A new heat flux model for the Antarctic Peninsula incorporating spatially variable upper crustal radiogenic heat production

A new method for modelling heat flux shows the upper crust contributes up to 70% of the Antarctic Peninsula's subglacial heat flux, and that heat flux values are more variable at smaller spatial resolutions than geophysical methods can resolve. Results indicate a higher heat flux on the east and south of the Peninsula (mean 81 mWm-2) where silicic rocks predominate, than on the west and north (mean 67 mWm-2) where volcanic arc and quartzose sediments are dominant. Whilst the data supports the contribution of HPE-enriched granitic rocks to high heat flux values, sedimentary rocks can be of comparative importance dependent on their provenance and petrography. Models of subglacial heat flux must utilize a heterogeneous upper crust with variable radioactive heat production if they are to accurately predict basal conditions of the ice sheet. Our new methodology and dataset facilitate improved numerical model simulations of ice sheet dynamics.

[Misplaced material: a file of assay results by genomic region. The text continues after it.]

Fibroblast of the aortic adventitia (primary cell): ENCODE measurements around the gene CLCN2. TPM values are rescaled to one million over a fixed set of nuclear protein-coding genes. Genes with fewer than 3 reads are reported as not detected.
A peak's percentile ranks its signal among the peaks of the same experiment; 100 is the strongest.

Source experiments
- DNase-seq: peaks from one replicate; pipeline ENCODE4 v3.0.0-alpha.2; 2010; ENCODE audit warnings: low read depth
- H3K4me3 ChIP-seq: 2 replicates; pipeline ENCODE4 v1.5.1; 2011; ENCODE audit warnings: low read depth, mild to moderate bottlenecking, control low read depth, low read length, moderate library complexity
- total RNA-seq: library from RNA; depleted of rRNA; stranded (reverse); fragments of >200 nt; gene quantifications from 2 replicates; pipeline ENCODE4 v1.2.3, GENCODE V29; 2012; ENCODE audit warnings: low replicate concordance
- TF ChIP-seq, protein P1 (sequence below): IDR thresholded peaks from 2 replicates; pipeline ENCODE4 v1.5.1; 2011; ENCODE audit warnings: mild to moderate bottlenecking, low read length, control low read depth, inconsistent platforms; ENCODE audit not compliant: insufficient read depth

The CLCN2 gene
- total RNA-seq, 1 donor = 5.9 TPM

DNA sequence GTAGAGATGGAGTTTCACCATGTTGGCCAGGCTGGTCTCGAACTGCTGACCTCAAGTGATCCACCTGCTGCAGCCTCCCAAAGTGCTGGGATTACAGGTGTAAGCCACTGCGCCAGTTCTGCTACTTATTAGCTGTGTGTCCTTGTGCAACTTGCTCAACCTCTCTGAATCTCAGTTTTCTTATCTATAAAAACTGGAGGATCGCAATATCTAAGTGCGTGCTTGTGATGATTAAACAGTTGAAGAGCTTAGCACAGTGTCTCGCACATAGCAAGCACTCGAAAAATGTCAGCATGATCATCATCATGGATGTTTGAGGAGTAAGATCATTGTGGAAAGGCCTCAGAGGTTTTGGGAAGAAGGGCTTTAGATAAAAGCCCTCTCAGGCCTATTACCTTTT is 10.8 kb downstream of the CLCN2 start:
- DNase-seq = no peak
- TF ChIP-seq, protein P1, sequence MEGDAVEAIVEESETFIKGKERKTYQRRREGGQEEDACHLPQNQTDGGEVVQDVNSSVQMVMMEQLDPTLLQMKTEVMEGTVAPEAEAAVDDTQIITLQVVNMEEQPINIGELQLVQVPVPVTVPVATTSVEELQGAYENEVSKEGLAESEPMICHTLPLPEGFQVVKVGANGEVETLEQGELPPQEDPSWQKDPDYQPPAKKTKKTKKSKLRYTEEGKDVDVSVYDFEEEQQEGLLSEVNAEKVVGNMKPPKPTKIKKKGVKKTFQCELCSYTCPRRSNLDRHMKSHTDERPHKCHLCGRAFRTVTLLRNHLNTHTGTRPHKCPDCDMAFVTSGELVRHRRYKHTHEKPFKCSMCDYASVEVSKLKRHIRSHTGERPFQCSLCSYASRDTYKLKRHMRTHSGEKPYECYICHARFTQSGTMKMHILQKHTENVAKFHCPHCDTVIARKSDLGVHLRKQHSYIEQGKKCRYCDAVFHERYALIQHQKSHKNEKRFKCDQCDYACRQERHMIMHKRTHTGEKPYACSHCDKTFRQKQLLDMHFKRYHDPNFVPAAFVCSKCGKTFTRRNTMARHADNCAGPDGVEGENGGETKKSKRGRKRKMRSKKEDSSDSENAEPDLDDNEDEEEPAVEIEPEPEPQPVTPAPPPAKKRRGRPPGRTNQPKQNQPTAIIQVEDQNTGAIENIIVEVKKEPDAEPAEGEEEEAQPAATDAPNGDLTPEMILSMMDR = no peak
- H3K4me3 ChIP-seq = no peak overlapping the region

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Authors: Burton-Johnson, A. ORCIDORCID record for A. Burton-Johnson, Halpin, J.A., Whittaker, J.M., Graham, F.S., Watson, S.J.

On this site: Alex Burton-Johnson
16 June, 2017
Geophysical Research Letters / 44
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